Massage Therapy Evolution
While almost everyone loves a good session of massage, but have you ever paused to wondered who invented massage therapy and what is the history of wellness massage? Where did this mystical method of healing come from?
Origins of Massage Therapy
Massage therapy history dates back thousands of years to ancient cultures that believed in it’s medical benefits. According to some studies, archaeological evidence of massage has been found in many ancient civilizations including China, India, Japan, Korea, Egypt, Rome, Greece, and Mesopotamia.
The Tomb of Akmanthor (also known as “The Tomb of the Physician”) in Saqqara, Egypt depicts two men having work done on their feet and hands, presumably massage.
Huangdi Neijing is composed during the Chinese Spring and Autumn period. The Nei-jing is a compilation of medical knowledge known up to that date, and is the foundation of Traditional Chinese Medicine. Massage is referred to in 30 different chapters of the Nei Jing. It specifies the use of different massage techniques and how they should be used in the treatment of specific ailments, and injuries. Also known as “The Yellow Emperor’s Inner Canon”, the text refers to previous medical knowledge from the time of the Yellow Emperor (approx 2700 BC), misleading some into believing the text itself was written during the time of the Yellow Emperor (which would predate written history).
“In the Iliad and the Odyssey the massage with oils and aromatic substances is mentioned as a means to relax the tired limbs of warriors and a way to help the treatment of wounds,”
Bian Que, the earliest known Chinese physician uses massage in medical practice.
Jīvaka Komarabhācca, also known as Shivago Komarpaj, the founder of Traditional Thai massage (Nuad Boran) and Thai medicine. According to the Pāli Buddhist Canon, Jivaka was Shakyamuni Buddha’s physician. He codified a healing system that combines acupressure, reflexology, and assisted yoga postures. Traditional Thai massage is generally based on a combination of Indian and Chinese traditions of medicine. Jivaka is known today as “Father Doctor” in Thailand.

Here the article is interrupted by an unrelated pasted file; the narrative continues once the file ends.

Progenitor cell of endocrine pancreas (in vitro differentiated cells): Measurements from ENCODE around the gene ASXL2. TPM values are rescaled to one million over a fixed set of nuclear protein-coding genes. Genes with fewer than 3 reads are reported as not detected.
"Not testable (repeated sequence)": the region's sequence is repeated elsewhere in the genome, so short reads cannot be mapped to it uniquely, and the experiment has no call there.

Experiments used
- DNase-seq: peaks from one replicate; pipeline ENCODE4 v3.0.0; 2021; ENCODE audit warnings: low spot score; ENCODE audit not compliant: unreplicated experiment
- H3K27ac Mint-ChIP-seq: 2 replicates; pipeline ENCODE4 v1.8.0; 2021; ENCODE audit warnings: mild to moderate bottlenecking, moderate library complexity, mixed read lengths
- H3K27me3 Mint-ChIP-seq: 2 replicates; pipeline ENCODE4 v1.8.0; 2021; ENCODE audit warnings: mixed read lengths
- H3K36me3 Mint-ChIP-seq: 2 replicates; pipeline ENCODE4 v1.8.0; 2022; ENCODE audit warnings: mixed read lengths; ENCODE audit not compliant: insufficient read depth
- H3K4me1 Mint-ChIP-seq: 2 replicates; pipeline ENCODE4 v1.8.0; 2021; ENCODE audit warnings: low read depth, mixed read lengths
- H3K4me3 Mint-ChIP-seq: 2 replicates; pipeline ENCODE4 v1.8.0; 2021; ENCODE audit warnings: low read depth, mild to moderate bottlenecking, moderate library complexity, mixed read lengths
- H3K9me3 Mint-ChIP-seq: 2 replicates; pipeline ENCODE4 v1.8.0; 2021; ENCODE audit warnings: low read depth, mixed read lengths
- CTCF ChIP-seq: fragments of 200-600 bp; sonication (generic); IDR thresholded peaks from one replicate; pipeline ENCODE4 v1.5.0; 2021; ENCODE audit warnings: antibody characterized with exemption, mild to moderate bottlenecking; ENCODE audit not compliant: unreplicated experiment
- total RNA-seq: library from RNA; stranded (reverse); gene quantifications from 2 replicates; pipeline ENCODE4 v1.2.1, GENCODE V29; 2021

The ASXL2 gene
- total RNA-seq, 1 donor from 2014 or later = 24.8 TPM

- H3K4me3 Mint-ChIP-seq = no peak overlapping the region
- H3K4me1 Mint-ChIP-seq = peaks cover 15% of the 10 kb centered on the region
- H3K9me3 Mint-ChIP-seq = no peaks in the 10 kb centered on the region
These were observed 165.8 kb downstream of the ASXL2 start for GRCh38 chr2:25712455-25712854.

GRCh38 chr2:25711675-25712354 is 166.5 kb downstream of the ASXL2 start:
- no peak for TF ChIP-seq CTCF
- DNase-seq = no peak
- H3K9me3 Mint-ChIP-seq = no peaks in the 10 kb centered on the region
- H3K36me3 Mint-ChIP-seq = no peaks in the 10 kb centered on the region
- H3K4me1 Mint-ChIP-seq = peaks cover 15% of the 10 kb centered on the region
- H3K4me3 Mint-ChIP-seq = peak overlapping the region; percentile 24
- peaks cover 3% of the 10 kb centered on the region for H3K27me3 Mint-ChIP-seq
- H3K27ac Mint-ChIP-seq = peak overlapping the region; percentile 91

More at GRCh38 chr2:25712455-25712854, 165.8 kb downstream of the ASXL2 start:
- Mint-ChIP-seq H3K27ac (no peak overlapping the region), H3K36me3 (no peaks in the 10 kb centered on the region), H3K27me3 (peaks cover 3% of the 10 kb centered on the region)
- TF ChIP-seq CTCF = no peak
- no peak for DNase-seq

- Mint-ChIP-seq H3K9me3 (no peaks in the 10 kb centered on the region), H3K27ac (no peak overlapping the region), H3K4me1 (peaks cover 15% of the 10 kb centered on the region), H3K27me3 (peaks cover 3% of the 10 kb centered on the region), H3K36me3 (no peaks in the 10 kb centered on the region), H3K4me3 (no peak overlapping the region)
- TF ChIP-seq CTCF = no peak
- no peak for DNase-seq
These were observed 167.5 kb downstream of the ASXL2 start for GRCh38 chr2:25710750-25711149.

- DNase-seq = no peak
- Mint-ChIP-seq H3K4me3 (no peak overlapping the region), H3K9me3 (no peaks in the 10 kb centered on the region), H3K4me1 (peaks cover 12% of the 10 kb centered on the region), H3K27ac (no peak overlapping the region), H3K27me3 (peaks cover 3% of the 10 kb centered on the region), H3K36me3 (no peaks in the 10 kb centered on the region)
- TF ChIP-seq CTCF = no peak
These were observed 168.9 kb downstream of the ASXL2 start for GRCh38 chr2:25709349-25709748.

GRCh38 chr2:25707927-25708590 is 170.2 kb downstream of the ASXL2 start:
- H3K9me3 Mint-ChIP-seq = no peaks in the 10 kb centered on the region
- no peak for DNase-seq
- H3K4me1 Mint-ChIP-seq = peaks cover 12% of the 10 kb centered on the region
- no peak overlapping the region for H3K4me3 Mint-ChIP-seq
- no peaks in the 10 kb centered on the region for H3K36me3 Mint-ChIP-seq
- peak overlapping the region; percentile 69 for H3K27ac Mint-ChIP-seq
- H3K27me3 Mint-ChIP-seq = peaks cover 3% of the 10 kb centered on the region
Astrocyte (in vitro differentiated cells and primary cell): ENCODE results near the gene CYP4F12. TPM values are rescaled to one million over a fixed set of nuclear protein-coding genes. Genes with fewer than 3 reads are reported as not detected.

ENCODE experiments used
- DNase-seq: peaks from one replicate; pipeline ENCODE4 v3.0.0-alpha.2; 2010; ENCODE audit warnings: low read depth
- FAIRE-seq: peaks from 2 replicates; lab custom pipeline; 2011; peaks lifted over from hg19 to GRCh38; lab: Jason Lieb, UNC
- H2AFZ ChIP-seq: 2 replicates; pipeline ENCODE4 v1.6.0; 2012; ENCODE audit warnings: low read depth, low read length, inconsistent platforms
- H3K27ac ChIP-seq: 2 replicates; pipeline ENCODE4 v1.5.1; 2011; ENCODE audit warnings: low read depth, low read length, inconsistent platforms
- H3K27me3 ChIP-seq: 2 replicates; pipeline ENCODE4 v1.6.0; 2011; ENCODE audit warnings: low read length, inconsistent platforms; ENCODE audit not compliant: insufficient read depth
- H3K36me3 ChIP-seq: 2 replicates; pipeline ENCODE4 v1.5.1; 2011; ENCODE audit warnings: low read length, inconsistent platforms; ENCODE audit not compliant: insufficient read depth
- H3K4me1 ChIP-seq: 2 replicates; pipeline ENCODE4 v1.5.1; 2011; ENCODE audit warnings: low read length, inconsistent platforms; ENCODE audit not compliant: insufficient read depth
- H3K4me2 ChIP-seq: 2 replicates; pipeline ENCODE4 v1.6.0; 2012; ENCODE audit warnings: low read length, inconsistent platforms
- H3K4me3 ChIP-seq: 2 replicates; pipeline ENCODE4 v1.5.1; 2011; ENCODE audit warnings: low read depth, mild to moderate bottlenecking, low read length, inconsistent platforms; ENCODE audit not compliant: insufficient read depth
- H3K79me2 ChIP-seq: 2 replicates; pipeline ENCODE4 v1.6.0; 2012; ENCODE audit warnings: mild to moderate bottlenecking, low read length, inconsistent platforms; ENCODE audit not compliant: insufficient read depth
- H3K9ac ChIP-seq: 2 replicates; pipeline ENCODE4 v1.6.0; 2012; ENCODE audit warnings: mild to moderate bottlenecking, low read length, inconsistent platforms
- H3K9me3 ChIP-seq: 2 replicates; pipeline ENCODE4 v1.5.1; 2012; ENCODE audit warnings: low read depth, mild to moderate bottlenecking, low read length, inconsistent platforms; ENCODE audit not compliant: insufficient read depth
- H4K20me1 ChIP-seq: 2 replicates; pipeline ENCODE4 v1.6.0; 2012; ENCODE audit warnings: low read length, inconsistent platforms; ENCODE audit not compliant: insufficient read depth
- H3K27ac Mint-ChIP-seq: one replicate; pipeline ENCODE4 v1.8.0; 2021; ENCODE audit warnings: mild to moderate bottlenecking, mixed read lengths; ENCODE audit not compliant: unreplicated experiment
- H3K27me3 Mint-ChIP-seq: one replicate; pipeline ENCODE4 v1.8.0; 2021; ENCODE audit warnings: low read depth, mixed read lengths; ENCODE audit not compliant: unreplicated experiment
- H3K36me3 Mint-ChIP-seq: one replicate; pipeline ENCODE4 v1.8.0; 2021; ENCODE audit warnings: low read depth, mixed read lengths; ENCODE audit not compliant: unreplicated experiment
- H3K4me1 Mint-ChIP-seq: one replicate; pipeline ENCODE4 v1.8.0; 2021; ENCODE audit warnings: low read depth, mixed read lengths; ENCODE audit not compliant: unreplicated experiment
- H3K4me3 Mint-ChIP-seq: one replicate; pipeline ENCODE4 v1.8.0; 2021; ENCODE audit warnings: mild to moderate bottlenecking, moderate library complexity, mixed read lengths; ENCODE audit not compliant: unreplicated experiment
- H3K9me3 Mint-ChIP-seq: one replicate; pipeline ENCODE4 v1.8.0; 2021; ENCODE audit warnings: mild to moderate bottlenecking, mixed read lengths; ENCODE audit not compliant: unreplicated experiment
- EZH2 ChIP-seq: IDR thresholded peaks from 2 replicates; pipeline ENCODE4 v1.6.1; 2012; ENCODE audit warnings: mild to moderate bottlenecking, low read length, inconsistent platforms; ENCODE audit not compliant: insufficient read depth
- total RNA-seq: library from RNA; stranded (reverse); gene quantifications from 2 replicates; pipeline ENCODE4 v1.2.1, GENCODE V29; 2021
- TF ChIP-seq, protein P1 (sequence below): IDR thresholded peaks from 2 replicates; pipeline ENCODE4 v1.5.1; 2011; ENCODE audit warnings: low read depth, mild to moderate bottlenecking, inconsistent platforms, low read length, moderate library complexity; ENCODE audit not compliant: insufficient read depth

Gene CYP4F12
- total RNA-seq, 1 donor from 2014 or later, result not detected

A possible biblical reference documents daily “treatments” with oil of myrrh as a part of the beauty regimen of the wives of Xerxes (Esther, 2:12).
Hippocrates wrote “The physician must be experienced in many things, but assuredly in rubbing”.
Charaka Samhita believed to be the oldest of the three ancient treatises of Ayurvedic medicine, including massage. Sanskrit records indicate that massage had been practiced in India long before the beginning of recorded history.
Dr Sun Si Miao introduces ten new massage techniques and systematized the treatment of childhood diseases using massage therapy.
China establishes a department of massage therapy within the Office of Imperial Physicians.
Medical knowledge, including that of massage, made its way from Rome to Persia in the Middle Ages. Many of Galen’s manuscripts, for instance, were collected and translated by Hunayn ibn Ishaq in the 9th century. Later in the 11th century copies were translated back into Latin, and again in the 15th and 16th centuries, when they helped enlighten European scholars as to the achievements of the Ancient Greeks. This renewal of the Galenic tradition during the Renaissance played a very important part in the rise of modern science.
One of the greatest Persian medics was Avicenna, also known as Ibn Sina, who lived from 980AD to 1037AD. His works included a comprehensive collection and systematisation of the fragmentary and unorganised Greco-Roman medical literature that had been translated Arabic by that time, augmented by notes from his own experiences. One of his books, Al-Qānūn fī aṭ-Ṭibb (The Canon of Medicine) has been called the most famous single book in the history of medicine in both East and West. Avicenna excelled in the logical assessment of conditions and comparison of symptoms and took special note of analgesics and their proper use as well as other methods of relieving pain, including massage.